While I had mentally prepared myself with things to say to this year’s Leadership in Law honorees to keep the conversations from lagging (because of me, not them) I was pleasantly surprised to find that the two days I spent chatting with this year’s winners as they recorded videos and had photos taken passed with surprising ease. Turns out, when you hang out with highly-accomplished individuals, you can find a lot to talk about naturally.
Disgraced former Indiana Attorney General Curtis Hill has an opinion on women’s bodies. He should keep his thoughts, like his hands, to himself.
It’s been about 5½ years since I joined the staff of Indiana Lawyer, and my job has changed a lot in that relatively short amount of time. Each of those roles has had a different job description, but one duty has stayed constant: Each year, I read through dozens of nominations, then sit on the selection panel to choose our annual Leadership in Law Awards winners.
Here’s my plea to those who are studying cameras in Hoosier courtrooms: Don’t let this pilot program just be lip service.
Sometimes change happens quickly. Other times it happens slowly. But often, both are true — if you need proof, just look at The Indiana Lawyer. This week we have another new editor to introduce: me.
You can expect a “new and improved” Lawyer, with more stories you’ll find compelling, more information that gives you a leg up in your career, and new events that provide networking opportunities as well as insights into crucial issues like diversity in law.
Indiana has no legitimate excuse to require “excuses” for registered voters who wish to cast an absentee ballot. The state is not our parent, and in the last vote, plenty of us determined that as grown adults we shouldn’t have to go through a ridiculous exercise of asking their permission. The last thing that ought to be is a law.
A parade of attorneys from Lake and St. Joe counties testified against House Bill 1453. Most spoke in disbelief that this was happening without any prior consideration. They explained why they had taken their time and traveled all the way down to Indianapolis, some twice, to tell lawmakers why this is a bad idea and why the current judicial nominating system works. It was enough to give any reasonable person pause. But this is the Indiana Legislature we’re talking about.
I asked former three-term Indiana Attorney General Linley Pearson, if you were a younger person today, would you run for office? He didn’t hesitate. “There’s no question today I could not be in politics,” he said. “It’s just totally changed, and it’s not very attractive to me. … If you want to exaggerate or malign a person, you could always do that, but do you want to do that?”
Someday not too long from now, we at Indiana Lawyer will say hello to you in person, and I have to say, I can’t wait for that day. Until then, we have some exciting news to share about our annual Leadership in Law awards.
A few lawyers have gone to court since Donald Trump lost, attempting a legal coup arguing that 74 million is greater than 81 million. By no coincidence, the votes these lawyers seek to disqualify — to vilify — are almost without exception those cast by Black voters. I take comfort, though, knowing the American rule of law, such as it is, stands because men and women of goodwill guard it.
Here’s a modest proposal for electing our next batch of leaders: Let’s randomly select people to run for federal office and build reality television programming around them. I’m certain we can find sponsors and patrons, and how can it possibly be worse than our current system?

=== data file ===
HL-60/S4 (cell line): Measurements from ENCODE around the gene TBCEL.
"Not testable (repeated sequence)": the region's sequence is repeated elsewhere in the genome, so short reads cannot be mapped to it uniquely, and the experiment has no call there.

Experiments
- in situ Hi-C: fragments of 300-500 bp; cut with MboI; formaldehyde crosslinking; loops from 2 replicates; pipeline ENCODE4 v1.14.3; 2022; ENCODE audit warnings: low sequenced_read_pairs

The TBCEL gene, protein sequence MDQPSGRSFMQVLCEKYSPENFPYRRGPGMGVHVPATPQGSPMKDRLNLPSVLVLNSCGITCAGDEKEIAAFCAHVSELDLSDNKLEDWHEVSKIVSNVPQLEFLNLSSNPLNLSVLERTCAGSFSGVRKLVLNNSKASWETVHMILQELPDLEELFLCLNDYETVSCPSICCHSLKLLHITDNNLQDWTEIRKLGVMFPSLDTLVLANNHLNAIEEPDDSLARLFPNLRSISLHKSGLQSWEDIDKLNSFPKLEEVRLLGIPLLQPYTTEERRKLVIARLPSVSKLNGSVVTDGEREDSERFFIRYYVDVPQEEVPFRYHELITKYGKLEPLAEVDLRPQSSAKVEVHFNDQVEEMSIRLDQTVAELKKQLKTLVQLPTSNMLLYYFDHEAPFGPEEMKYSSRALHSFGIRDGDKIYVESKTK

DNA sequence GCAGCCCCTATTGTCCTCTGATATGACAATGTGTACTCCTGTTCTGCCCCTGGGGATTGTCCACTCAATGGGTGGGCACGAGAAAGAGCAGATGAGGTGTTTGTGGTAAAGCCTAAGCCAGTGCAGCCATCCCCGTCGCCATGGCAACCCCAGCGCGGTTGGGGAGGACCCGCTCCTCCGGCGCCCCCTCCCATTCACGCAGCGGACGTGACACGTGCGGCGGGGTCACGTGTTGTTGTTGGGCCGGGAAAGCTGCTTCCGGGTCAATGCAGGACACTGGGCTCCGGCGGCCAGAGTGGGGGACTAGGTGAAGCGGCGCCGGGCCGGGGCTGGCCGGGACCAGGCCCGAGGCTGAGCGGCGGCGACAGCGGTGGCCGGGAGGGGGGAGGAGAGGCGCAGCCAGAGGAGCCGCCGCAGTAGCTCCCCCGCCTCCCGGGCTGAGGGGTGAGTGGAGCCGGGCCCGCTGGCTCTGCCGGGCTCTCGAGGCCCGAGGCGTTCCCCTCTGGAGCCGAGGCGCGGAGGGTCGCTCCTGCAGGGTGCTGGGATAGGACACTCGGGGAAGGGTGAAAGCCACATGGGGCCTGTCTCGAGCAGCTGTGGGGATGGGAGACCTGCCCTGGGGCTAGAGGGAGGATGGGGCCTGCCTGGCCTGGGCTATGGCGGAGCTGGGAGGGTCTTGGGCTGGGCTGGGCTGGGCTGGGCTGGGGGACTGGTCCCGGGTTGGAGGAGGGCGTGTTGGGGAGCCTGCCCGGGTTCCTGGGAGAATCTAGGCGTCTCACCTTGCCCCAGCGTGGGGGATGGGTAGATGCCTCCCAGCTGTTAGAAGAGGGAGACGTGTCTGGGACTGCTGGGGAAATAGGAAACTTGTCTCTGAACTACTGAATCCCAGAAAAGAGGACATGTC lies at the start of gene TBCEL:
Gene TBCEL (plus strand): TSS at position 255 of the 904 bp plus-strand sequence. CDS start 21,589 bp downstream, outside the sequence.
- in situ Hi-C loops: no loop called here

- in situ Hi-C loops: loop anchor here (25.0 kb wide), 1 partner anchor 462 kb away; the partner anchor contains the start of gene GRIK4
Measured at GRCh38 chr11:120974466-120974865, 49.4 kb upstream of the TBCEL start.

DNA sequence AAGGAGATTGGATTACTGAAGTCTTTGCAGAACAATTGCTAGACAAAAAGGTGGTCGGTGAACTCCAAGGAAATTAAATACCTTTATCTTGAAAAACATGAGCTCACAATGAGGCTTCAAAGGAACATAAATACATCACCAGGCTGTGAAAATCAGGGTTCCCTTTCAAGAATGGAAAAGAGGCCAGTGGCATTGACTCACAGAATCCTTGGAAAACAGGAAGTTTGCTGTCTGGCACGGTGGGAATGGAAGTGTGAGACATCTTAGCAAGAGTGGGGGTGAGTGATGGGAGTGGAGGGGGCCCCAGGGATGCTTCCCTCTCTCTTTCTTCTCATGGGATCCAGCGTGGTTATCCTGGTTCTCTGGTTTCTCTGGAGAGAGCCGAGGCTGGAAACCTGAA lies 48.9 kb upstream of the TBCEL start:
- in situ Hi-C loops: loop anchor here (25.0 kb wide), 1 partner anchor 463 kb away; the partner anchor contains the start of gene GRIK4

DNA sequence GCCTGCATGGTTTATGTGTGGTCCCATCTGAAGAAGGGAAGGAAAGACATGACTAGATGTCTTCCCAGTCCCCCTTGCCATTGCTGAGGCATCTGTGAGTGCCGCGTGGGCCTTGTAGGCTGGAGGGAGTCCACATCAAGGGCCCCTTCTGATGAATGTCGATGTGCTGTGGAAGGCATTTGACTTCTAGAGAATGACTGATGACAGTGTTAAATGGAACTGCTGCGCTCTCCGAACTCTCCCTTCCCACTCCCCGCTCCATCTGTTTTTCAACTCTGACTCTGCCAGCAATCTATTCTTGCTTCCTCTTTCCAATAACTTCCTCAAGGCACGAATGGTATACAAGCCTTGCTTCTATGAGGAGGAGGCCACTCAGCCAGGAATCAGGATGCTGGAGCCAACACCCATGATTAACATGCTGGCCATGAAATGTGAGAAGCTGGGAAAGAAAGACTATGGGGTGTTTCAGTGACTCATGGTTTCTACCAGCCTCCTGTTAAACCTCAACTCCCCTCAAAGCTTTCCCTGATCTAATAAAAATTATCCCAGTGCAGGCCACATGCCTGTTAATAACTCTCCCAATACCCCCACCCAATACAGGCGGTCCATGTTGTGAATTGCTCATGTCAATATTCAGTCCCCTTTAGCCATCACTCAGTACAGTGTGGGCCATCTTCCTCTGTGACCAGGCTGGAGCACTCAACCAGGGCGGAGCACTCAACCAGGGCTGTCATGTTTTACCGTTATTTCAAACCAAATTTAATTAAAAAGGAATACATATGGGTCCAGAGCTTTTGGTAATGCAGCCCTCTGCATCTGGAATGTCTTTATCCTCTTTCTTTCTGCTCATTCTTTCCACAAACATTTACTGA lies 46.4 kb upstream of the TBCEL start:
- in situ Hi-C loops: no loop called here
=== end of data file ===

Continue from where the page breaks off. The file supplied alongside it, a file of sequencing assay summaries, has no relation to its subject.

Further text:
I’m by no means the first to suggest that merit selection systems may produce biased results, and people far smarter than me make compelling arguments both ways. But as applied in Indiana, it’s hard to argue this is not a biased system, especially in Marion County.
The Indiana Lawyer editorial staff has been covering Indiana’s voter suppression laws and how they are holding up to court challenges. So far, so good for several statutes, which is awful news for democracy and the right to vote.
Crises present tests of leadership, and Holcomb’s milquetoast excuses for not backing no-excuse mail-in voting during this time will haunt him and define him. This is easily his worst hour in a long political career.
At a time when the American criminal justice system is under the most intense scrutiny of most of our lives, the 7th Circuit Court of Appeals’ ruling allowing the execution of Daniel Lewis Lee was slap in the face of the victims’ family members who opposed it and a bizarre, out-of-touch, wholly mean-spirited form of justice.
Say what you will about Indiana Attorney General Curtis Hill, he is a man of convictions. But for purposes of this earned polemic, let’s set aside the wrongful convictions that are still being overturned from Hill’s years as Elkhart County prosecutor. Instead, let’s focus on his time as AG and explore Hill’s personal and political convictions.
While the world has changed due to the COVID-19 pandemic since we selected our honorees earlier this year, we are pleased that one feature of our signature award program has remained the same: We couldn’t have asked for a more impressive Leadership in Law class for 2020.
A divided Indiana Supreme Court recently passed judgment on a case in which only two of the five justices could find reason instead of a callous abstraction of the law. The callous abstraction prevailed, as increasingly seems to be the style of our times.
One of the saddest parts of my job is when a victim of an unscrupulous lawyer calls, asking in exasperation, “Is there anything that can be done about this?” The very saddest part is the realization that, deep down, the caller already knows the answer is no, or next to no. The legal profession has no contingency when one of its own who swore an oath goes rogue and steals from vulnerable clients. This must change.